When we arrived at the vet’s office, we were met by a staff that seemed almost as devastated as we were. As one nurse put it to us “We knew this day was coming, but we’d all hoped she had a little while longer, because she’s such a special dog.” Dogs are tremendously empathetic, so it’s possible she was responding to the emotions flooding the room, but Sadie’s attitude gradually changed. Her usual vet-visit jitters seemed to melt away, replaced by resignation. After a lot of kisses and tears, Sadie laid herself down in-between my mother and I, and quietly, peacefully, passed away.

Sadie and her sister, Maya. We rescued them, and when we realized that adopting them out would mean splitting them up, we decided to keep them. Maya passed away a couple years ago. I can only imagine the fun they're having together right now.

Sadie and her sister, Maya. We rescued them back in 2004. When we realized that adopting them out would mean splitting them up, we decided to keep them. Maya passed away a couple years ago. I can only imagine the fun the girls are having together right now.

To summarize: I took a four day long vacation. In that time, I lost both my grandmother and my dog.

I would say that I was still numb, but I’m not numb at all. I wish I was numb. If I could get right back on that ship and sail away from this situation, I would. As every co-worker you’ve ever had has said at least once: I need a vacation from my vacation. The idea of getting back to my academic work—to steeping myself in other people’s loss—seems impossible. And yet, I desperately need to get back to my routine.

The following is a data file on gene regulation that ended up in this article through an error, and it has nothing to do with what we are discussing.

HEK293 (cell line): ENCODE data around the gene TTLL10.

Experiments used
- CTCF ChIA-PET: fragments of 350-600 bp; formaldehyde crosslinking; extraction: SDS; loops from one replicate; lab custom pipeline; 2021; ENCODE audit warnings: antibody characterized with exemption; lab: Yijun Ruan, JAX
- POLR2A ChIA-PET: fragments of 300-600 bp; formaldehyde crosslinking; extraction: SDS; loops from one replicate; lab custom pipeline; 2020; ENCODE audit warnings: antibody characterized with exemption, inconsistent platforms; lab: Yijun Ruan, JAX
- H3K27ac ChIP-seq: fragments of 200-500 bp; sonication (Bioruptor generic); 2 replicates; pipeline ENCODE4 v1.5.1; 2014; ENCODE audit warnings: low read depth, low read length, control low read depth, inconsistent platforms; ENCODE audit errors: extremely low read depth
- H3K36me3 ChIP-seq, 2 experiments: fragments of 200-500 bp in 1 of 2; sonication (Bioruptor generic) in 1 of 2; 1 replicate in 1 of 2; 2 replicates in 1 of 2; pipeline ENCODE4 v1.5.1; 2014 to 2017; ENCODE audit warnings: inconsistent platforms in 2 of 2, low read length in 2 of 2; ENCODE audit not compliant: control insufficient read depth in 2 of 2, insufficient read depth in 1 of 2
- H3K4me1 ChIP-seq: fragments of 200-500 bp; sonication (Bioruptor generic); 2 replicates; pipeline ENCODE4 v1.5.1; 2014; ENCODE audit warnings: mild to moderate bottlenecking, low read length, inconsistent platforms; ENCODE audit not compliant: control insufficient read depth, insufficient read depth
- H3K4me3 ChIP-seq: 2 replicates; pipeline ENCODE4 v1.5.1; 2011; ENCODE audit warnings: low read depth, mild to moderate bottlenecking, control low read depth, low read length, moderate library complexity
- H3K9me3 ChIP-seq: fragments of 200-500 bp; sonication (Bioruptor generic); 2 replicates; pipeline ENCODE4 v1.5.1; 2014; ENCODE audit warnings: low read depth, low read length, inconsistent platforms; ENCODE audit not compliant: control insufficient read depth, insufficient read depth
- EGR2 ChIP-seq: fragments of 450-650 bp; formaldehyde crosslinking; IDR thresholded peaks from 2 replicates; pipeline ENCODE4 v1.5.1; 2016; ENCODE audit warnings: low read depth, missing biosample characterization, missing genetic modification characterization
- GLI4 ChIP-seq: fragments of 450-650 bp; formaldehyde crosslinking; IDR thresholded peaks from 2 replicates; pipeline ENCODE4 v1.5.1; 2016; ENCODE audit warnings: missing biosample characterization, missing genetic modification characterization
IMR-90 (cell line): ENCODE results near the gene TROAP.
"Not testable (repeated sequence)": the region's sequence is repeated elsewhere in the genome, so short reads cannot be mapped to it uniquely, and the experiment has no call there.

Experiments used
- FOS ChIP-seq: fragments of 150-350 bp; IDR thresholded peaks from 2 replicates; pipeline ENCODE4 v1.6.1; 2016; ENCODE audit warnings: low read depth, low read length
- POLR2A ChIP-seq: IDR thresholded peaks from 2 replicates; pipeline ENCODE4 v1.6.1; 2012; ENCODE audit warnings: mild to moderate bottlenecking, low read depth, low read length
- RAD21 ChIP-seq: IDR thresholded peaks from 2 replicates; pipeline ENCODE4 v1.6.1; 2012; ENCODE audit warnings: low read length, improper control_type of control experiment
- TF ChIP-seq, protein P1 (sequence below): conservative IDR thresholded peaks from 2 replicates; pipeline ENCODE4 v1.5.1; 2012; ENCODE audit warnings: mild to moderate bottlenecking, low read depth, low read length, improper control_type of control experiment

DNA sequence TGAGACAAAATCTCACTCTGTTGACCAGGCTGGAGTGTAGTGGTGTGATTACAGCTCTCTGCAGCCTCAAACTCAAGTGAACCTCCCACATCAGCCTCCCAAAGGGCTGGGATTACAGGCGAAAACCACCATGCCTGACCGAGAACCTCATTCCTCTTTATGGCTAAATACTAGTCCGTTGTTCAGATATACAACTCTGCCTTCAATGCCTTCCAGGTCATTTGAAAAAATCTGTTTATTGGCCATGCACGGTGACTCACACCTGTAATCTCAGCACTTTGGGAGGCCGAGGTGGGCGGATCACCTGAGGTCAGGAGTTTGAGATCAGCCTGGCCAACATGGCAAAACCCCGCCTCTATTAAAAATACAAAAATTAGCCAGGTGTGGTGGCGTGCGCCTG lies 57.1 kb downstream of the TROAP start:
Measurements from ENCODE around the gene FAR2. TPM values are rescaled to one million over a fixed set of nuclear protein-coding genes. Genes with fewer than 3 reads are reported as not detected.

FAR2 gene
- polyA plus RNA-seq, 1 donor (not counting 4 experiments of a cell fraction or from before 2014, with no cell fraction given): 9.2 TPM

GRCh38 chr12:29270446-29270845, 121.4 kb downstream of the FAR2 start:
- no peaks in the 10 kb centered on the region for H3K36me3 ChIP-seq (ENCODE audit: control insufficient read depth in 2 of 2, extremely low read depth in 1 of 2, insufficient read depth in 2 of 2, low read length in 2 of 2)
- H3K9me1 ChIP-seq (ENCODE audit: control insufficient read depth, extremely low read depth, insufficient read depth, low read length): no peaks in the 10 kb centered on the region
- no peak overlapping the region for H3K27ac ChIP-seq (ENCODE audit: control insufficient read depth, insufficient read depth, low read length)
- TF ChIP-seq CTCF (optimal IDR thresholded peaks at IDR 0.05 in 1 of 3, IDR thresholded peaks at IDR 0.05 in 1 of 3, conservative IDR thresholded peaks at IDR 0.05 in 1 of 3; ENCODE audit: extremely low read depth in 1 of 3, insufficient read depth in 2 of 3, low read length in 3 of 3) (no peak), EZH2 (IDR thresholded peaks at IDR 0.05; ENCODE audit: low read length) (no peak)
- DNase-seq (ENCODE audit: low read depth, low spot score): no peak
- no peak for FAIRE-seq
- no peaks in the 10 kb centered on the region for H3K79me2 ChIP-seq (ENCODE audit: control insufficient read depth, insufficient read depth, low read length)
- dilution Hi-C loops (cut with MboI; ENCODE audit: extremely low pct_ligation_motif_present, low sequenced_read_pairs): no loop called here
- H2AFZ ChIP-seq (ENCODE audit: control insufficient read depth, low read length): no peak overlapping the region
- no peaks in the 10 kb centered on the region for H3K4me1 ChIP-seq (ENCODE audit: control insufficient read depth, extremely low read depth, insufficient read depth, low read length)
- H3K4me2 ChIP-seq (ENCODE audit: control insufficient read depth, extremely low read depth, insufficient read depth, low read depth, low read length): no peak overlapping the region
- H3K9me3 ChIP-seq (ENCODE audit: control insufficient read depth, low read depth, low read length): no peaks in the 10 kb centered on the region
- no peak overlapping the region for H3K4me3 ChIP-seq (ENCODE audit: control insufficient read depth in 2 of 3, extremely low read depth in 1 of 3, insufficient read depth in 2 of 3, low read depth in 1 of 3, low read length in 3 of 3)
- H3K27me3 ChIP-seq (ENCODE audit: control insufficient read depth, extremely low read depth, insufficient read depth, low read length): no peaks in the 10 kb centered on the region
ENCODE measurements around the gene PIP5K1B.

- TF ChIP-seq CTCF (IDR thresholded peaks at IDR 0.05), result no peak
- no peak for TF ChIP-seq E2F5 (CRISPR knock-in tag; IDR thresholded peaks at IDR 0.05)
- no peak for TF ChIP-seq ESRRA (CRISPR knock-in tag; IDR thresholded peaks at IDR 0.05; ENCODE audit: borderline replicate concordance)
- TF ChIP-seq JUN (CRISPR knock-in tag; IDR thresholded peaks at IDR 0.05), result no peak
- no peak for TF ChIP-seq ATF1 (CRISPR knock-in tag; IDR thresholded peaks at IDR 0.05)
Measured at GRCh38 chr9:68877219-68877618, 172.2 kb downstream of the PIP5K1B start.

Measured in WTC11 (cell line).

I shouldn’t feel bad about my lack of grief at my Nana’s passing, but—now that Sadie’s gone—I do feel bad about it. I’m struggling with the knowledge that I’ve cried, repeatedly, over Sadie, and not once for my grandmother. It actually makes a lot of sense that I feel that way. Sadie was happy and dancing on the day she died; if it weren’t for the giant bleeding tumor on her leg, she’d have had at least a few happy months ahead of her. My grandmother, on the other hand, was gone months before she died.

Feeling guilty about grief is as stupid as it is inevitable (in my case, anyway). The only way to make those feelings fade is to acknowledge them… to let them stretch out a little, announce themselves, and enjoy their moment.

That’s why I wrote this post. It’s for me, not for you. The guilt and sorrow I’m carrying right now is heavy, so I’m offloading it onto the Internet. Those feelings can run free all over my blog, but their time in my head has come to an end.